The Democratisation of Diplomacy: Negotiating with the Internet
48 Pages Posted: 12 Jan 2009 Last revised: 26 Aug 2012
Date Written: November 1, 2004
The worldwide diffusion of the Internet, Web and associated information and communication technologies (ICTs) provides a major challenge across society. Whether as citizens or as users (or non-users) of the technology, the Internet affects us in significant ways, directly or indirectly, because it reconfigures access to you and to the world. Not only does it change how we get information and communicate with people, but it also shapes what and whom we know. The process of appropriating, shaping, and controlling technology, and adapting to the systems we create, is a constant part of our lives. However, the speed with which the Internet has been taken up and its extraordinary acceptance as a tool in most sectors of society, particularly in the developed world, have left governments grasping to find ways of adapting, and of instituting systems that represent best practice for its use in democratic societies. This research report by Richard Grant on the democratisation of diplomacy through the Internet is one attempt to measure the nature of the problems which have arisen, and to define some guidelines on how one part of the Government - Foreign Ministries - might respond. It was the background for a symposium organised jointly by the Oxford Internet Institute (OII) and the United Kingdom Foreign and Commonwealth Office (FCO) in London on 11 November 2004, which was attended by distinguished foreign affairs and ICT practitioners, researchers, senior government advisers, and senior media representatives. Discussion at this event confirmed that the issues raised in the paper are valid and pertinent.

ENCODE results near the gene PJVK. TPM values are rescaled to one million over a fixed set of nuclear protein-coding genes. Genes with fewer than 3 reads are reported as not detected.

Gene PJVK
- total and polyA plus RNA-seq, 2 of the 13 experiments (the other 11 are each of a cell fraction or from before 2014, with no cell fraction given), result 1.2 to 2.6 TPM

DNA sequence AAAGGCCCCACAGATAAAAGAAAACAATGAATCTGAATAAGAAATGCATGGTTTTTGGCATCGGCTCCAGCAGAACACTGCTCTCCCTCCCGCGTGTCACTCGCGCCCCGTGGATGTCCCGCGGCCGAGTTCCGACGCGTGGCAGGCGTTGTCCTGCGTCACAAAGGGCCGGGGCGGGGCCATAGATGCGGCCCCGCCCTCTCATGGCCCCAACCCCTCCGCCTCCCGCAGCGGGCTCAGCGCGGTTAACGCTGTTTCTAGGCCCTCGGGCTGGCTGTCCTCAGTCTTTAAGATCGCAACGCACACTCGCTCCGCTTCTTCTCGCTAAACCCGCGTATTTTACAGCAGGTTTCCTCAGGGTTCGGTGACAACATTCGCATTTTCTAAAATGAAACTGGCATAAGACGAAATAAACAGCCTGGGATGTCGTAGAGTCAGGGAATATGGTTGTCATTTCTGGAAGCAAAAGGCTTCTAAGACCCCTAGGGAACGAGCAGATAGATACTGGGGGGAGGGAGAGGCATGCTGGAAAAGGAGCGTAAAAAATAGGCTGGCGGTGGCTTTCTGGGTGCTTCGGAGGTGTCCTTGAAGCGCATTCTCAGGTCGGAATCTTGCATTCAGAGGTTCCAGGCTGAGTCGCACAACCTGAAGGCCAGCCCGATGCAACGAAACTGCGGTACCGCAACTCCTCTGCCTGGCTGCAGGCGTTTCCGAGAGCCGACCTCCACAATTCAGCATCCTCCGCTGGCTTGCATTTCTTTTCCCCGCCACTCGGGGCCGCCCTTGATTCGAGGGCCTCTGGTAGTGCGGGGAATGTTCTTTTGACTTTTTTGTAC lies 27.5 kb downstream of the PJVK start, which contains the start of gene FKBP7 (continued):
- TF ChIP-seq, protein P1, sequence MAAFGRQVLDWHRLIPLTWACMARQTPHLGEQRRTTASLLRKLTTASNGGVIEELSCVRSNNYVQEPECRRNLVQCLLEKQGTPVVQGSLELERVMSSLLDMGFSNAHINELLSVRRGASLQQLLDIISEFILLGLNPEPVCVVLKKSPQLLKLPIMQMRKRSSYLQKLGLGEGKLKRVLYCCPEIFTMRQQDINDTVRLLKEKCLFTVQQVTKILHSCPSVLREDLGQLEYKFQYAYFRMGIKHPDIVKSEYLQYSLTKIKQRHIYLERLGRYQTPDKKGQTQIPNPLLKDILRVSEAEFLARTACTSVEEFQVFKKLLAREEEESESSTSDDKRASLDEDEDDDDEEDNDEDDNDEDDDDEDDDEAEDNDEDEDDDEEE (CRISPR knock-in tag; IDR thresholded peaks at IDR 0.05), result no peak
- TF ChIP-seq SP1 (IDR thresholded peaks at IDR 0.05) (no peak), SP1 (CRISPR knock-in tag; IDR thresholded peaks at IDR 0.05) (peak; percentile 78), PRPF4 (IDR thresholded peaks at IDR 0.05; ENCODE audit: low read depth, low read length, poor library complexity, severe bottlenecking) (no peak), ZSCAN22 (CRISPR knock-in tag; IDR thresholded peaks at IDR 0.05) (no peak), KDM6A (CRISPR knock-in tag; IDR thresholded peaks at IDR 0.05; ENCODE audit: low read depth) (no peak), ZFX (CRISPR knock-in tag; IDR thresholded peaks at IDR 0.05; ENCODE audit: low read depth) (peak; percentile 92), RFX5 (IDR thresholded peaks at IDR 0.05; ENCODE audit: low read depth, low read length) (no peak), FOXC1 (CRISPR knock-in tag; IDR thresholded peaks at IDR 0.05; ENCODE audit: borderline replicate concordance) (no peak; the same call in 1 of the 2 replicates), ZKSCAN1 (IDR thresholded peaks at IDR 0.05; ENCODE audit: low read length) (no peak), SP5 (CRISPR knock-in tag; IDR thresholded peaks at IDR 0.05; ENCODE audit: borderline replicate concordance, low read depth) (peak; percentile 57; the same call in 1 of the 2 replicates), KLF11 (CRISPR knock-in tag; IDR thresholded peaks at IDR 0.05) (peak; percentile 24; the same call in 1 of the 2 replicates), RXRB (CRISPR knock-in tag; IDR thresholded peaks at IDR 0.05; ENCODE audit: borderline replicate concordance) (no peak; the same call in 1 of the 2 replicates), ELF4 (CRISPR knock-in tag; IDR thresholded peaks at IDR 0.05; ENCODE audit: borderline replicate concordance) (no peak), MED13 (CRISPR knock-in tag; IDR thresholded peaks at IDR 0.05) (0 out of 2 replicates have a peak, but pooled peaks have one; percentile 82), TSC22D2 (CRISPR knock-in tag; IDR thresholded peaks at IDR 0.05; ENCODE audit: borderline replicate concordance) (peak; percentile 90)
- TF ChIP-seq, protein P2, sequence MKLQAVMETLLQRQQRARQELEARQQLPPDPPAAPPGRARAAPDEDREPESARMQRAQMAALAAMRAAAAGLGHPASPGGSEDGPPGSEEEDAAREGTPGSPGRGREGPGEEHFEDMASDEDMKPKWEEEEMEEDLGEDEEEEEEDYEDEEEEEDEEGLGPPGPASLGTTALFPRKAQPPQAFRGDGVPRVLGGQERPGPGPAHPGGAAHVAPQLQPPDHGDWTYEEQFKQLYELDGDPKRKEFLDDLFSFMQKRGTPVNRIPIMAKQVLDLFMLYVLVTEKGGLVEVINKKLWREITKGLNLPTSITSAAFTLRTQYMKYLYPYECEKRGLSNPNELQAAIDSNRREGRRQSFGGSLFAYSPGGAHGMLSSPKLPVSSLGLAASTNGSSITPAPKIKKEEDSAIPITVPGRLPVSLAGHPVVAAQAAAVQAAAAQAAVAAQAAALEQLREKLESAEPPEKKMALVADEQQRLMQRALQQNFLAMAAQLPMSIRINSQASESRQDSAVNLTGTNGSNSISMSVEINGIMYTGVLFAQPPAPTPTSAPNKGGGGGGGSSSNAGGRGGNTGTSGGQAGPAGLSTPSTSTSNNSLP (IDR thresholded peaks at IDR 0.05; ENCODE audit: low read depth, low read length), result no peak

Keywords: internet, ICT, democracy, diplomacy, technology, government, communication channels, governance, information
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